Hutchins Roundup: Inflation and online shopping, life experiences of FOMC members, and more

Finn Schüle and
Finn Schuele - Senior Research Assistant
Finn Schüle PhD candidate - Brown University, Former Senior Research Assistant - Hutchins Center on Fiscal & Monetary Policy, The Brookings Institution
Louise Sheiner
Sheiner Headshot Square
Louise Sheiner The Robert S. Kerr Senior Fellow - Economic Studies, Policy Director - The Hutchins Center on Fiscal and Monetary Policy

May 31, 2018

Studies in this week’s Hutchins Roundup find that the CPI may overstate inflation by failing to fully reflect the rise of online shopping, early life experiences determine whether FOMC members are hawkish or dovish, and more.

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The CPI may overstate inflation by failing to fully reflect the rise of online shopping  

Using data on the prices and quantities of over 2 million products sold online from 2014 to 2017, Austan Goolsbee of the University of Chicago and Peter Klenow of Stanford show that online inflation is 1.3 percentage points per year lower than the inflation reported by the Consumer Price Index for the same categories of goods. They also find that more than half of online spending is on goods that didn’t exist in the previous year and nearly a quarter is on goods that won’t be available in the next year, suggesting much more rapid change in product composition than previous estimates based on supermarket scanner data.  Failing to reflect the entry of new goods overstates true inflation by an additional 1.5 to 2.5 percentage points per year, they say.

Early life experiences determine whether FOMC members are hawkish or dovish

Using media coverage and business reports to characterize the 130 members of the Federal Open Market Committee (FOMC) from the 1960s to 2015, Klodiana Istrefi of the Banque de France and Michael D. Bordo of Rutgers University explore what makes FOMC members hawkish (more concerned about inflation), dovish (more concerned about output and unemployment), or swingers (someone who switches between the two). Doves are more likely to hold PhDs from schools that attribute economic fluctuations to shifts in demand, they find, while hawks are more likely to hold PhDs from schools that attribute them to shifts in supply. In addition, FOMC members who were younger than 25 at the time of the Great Depression (a time of high unemployment) were more likely to be doves, while those whose formational years coincided with World War I (a time of high inflation) were more likely to be hawks. These results suggest that experiences early in FOMC members’ lives continued to inform their policy stance, the authors argue. FOMC members without a PhD in economics are more likely to swing with the consensus view, rarely casting dissenting votes, they find.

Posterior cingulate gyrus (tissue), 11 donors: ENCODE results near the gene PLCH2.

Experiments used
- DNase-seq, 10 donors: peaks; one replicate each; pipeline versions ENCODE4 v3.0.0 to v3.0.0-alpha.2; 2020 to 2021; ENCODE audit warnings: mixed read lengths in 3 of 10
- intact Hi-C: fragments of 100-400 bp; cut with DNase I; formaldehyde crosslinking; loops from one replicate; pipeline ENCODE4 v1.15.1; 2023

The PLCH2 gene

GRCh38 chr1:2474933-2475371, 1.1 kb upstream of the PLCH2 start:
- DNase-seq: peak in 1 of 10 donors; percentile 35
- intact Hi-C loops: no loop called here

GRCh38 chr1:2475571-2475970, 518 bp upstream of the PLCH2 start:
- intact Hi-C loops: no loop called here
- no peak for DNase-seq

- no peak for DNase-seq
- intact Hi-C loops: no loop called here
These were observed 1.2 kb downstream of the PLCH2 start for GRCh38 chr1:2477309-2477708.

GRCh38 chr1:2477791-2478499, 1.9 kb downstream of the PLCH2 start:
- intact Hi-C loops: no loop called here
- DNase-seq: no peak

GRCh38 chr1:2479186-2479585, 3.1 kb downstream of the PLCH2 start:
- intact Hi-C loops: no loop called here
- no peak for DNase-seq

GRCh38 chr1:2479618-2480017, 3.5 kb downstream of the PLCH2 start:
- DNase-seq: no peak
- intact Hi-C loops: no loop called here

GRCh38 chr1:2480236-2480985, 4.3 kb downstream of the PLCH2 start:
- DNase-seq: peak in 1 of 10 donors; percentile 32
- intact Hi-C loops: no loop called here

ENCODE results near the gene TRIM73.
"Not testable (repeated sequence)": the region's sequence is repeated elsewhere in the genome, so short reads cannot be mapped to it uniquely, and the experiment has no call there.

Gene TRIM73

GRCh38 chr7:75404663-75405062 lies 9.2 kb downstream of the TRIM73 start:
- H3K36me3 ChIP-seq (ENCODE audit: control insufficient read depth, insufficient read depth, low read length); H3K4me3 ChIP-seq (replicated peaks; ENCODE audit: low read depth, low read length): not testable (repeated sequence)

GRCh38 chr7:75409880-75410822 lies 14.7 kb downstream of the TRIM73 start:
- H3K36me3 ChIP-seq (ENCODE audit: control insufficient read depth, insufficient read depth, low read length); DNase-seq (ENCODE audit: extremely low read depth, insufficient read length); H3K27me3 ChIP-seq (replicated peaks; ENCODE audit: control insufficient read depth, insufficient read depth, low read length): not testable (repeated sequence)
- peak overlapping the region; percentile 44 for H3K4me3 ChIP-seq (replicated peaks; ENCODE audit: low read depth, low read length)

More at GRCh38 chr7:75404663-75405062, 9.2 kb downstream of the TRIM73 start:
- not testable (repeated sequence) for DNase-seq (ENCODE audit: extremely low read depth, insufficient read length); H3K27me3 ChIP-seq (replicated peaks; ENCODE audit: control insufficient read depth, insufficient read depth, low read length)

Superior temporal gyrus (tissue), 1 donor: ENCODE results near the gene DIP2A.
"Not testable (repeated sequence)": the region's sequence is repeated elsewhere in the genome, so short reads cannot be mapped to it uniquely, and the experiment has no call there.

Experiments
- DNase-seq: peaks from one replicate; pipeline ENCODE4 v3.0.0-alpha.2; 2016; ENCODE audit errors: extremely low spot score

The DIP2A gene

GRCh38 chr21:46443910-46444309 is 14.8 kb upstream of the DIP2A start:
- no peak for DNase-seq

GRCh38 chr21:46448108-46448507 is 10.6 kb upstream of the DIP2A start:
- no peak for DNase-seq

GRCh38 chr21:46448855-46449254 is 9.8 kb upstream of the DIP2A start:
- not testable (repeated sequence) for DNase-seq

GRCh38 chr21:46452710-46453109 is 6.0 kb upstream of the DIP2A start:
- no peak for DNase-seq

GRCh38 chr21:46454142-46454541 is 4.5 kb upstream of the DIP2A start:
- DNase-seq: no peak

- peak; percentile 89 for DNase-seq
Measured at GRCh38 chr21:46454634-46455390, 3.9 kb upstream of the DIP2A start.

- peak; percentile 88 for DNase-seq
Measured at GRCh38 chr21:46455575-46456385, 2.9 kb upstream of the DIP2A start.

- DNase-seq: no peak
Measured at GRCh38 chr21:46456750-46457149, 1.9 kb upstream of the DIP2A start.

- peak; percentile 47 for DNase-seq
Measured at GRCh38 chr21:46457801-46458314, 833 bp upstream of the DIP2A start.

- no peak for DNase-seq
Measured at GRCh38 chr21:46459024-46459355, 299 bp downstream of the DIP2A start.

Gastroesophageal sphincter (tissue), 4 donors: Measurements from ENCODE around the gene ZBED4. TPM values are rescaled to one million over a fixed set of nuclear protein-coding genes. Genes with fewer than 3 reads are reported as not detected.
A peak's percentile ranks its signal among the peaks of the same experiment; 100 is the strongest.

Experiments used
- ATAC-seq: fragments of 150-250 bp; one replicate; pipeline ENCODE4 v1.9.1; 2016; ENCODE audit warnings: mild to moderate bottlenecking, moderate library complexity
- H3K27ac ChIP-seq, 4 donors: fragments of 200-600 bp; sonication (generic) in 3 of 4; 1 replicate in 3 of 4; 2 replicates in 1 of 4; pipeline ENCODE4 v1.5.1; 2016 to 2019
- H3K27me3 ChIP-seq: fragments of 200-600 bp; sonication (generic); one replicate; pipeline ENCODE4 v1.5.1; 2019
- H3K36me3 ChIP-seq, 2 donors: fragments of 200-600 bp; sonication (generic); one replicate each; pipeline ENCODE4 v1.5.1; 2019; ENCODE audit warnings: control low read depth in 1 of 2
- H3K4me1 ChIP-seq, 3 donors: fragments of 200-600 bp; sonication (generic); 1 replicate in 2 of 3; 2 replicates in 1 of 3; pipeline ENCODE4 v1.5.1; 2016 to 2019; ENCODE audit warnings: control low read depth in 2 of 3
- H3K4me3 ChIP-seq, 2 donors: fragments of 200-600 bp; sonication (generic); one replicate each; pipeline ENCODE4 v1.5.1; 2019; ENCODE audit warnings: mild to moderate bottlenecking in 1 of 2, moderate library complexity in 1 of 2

Routinization and offshoring explain why labor force participation rates have declined more in some areas than others

Labor force participation in the United States has declined since the 1990s, but the decline has not been uniform across metropolitan areas. Benjamin Hilgenstock of the Institute of International Finance and Zsóka Kóczán of the International Monetary Fund show that much of the geographic variation in labor force participation can be explained by different exposures to routinization (the extent to which occupations comprise routine tasks) and offshoring.  Overall, they find that routinization and offshoring can explain about half the decline in U.S. labor force participation; aging of the population explains the remainder. Declines were typically larger in a state as whole than in its metropolitan areas, suggesting that participation fell by more in rural areas and raising concerns about a widening urban-rural divide, they say.

Chart of the week: House prices have rebounded, and are now above their pre-crisis peak

After falling significantly between July 2006 and 2010, house prices have rebounded and are now above their pre-crisis peak.

Quote of the week:

“Despite recent events, central bank independence varies, at least in the choice of means to agreed ends. If the first victim of war is truth, then the second is central bank independence. Variations in independence arise not only from legal but also behavioural sources, such as the timing of the appointment of the central bank head in the political cycle. Most but not all BIS members enjoy substantial independence to pursue agreed goals. War apart, we can recognise two current challenges to central bank independence. First, adaptation of monetary policy to unprecedented conditions has left some central banks with huge domestic asset holdings, including government securities. For example, the Riksbank holds about a quarter of the outstanding Swedish government debt. With the best of will and communication, undoing this could prove delicate. Any government may find it easier to live with a large buyer of its debt than a substantial seller. But domestic assets must be reduced, privileging monetary control,” says Agustín Carstens, General Manager of the Bank for International Settlements.

“Second, financial stability mandates pose challenges to the model of agreed goals and independent means. Such mandates resist the clarity of an inflation target. What is more, financial stability is most often a shared responsibility. Sweden’s Financial Supervisory Authority and National Debt Office both have financial stability tasks. To achieve financial stability, the central bank cannot be the only game in town.”